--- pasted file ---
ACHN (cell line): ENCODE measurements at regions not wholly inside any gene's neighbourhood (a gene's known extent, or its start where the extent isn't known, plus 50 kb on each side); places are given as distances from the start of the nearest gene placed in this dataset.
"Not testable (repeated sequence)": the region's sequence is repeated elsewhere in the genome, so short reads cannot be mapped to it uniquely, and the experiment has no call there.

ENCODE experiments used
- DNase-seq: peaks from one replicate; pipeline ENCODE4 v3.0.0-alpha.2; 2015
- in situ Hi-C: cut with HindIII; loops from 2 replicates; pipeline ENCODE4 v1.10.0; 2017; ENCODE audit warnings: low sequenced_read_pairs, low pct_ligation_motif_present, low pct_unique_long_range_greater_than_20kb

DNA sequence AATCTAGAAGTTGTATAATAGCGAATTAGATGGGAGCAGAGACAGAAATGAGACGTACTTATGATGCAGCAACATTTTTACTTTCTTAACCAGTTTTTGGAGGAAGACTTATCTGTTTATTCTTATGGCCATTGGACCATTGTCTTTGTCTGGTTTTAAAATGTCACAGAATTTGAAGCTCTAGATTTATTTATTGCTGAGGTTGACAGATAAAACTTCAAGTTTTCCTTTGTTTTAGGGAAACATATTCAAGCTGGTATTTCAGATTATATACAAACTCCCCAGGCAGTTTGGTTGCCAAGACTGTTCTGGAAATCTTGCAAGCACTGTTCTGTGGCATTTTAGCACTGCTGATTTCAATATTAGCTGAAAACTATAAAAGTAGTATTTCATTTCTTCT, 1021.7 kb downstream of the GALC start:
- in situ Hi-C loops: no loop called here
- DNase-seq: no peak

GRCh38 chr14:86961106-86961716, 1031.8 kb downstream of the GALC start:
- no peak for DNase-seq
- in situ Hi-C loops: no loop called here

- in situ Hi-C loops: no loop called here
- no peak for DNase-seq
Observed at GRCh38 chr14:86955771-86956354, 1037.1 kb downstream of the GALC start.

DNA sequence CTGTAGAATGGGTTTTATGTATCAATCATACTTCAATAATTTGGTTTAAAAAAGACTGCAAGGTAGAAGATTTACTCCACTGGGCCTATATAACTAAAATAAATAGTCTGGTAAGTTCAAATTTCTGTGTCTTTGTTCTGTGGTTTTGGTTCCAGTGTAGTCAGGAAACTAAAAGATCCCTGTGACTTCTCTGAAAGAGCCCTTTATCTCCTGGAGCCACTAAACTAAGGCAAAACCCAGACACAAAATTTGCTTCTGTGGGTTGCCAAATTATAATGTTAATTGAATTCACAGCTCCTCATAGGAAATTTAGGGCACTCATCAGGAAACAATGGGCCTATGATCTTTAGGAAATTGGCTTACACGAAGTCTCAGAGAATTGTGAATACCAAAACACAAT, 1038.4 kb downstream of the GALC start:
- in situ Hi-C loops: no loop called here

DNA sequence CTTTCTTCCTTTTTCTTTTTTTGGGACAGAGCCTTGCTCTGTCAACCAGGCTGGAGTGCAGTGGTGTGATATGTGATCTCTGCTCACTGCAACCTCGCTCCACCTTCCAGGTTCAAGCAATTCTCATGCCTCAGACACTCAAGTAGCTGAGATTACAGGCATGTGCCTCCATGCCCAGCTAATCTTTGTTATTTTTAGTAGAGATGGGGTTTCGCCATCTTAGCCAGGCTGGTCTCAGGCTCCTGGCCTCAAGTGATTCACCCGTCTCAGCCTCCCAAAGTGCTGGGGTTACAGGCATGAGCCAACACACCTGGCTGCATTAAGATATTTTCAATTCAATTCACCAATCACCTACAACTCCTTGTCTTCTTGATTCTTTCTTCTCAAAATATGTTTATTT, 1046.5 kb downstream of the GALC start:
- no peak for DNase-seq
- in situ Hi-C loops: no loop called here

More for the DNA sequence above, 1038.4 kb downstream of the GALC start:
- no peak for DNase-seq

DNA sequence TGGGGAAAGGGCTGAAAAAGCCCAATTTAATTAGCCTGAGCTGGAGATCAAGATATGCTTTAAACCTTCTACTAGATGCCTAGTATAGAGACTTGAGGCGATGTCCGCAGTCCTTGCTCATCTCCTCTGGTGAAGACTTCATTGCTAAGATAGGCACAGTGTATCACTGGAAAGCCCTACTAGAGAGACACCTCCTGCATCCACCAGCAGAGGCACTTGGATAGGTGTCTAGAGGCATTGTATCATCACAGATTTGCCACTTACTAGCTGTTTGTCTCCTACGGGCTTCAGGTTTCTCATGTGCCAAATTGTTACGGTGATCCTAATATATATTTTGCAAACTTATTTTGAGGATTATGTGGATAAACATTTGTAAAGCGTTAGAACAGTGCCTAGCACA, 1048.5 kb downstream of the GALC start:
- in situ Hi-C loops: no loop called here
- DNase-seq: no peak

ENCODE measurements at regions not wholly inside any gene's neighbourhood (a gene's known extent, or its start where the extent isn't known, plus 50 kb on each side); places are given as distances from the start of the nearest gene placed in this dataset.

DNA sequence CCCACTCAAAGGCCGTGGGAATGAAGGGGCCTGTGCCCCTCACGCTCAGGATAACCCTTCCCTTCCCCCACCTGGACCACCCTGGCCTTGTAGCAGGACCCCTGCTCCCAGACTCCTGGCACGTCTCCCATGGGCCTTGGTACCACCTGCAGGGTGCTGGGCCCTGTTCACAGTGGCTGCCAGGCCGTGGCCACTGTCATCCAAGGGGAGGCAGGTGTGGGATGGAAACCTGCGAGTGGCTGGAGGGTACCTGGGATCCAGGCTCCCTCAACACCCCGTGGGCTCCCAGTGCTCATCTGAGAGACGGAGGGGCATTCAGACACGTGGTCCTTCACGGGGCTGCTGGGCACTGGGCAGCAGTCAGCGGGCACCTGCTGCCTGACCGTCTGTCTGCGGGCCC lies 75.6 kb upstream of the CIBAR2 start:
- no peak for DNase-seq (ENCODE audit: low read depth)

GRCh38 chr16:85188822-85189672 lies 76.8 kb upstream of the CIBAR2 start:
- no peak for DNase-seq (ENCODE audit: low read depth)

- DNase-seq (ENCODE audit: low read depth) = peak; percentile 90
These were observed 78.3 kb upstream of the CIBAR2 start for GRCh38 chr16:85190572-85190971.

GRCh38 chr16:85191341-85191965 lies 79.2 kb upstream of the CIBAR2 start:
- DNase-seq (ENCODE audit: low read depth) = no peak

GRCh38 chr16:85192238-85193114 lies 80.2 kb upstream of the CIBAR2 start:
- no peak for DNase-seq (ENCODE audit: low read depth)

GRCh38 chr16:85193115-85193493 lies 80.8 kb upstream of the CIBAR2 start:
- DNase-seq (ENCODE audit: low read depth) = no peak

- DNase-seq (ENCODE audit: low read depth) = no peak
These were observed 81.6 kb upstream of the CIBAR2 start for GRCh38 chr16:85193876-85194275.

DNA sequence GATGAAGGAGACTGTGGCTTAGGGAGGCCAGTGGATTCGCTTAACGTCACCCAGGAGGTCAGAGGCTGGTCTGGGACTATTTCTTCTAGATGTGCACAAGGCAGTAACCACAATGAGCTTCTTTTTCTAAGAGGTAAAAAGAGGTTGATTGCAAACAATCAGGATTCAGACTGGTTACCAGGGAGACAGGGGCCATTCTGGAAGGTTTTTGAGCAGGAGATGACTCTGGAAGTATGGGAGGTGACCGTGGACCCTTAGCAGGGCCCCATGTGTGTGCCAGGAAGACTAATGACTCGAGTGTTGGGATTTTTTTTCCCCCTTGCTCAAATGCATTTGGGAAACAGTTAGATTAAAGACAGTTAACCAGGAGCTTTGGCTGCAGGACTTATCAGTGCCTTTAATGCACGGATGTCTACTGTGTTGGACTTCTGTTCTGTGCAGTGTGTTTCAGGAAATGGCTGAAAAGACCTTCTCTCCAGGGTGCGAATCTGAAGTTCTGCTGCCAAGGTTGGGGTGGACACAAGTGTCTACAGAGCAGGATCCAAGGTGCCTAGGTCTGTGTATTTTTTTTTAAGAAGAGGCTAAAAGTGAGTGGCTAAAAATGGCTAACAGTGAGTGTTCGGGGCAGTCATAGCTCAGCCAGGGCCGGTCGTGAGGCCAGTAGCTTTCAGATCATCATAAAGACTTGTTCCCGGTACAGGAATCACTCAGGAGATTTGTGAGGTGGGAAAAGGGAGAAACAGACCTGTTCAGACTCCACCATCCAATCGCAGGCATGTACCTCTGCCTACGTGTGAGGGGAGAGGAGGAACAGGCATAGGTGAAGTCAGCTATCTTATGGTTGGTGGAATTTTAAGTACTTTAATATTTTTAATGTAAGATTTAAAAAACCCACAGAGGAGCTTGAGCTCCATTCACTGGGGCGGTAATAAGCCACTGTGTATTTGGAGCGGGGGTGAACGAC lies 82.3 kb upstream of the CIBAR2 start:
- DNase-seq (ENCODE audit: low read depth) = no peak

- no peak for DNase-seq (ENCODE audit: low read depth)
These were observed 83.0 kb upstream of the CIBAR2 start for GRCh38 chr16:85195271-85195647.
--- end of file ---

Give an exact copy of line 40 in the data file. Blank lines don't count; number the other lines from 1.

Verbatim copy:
DNA sequence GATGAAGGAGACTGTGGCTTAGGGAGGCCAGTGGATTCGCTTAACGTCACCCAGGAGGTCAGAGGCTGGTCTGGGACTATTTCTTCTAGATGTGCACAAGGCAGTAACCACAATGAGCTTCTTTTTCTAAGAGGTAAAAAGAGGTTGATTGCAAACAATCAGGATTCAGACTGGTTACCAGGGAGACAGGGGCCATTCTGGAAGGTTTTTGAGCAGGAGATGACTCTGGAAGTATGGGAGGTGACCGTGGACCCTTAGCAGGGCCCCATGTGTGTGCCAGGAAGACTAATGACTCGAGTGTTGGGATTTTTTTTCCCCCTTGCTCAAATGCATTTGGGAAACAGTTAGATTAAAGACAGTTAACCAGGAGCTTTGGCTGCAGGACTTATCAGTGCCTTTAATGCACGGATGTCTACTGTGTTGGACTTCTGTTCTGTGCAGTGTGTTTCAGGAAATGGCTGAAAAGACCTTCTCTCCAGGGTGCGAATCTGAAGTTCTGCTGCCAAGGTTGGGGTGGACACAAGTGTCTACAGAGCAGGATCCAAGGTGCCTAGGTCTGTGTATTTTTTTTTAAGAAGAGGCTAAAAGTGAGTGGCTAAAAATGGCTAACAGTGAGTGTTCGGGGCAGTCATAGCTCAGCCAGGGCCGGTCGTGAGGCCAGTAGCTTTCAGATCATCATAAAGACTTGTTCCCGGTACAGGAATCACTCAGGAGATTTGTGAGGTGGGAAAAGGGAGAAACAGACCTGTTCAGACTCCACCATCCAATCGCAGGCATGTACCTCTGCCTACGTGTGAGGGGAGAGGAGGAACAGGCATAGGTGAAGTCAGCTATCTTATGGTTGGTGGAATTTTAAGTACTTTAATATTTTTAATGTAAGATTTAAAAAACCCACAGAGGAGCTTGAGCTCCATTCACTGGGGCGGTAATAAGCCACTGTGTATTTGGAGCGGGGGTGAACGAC lies 82.3 kb upstream of the CIBAR2 start: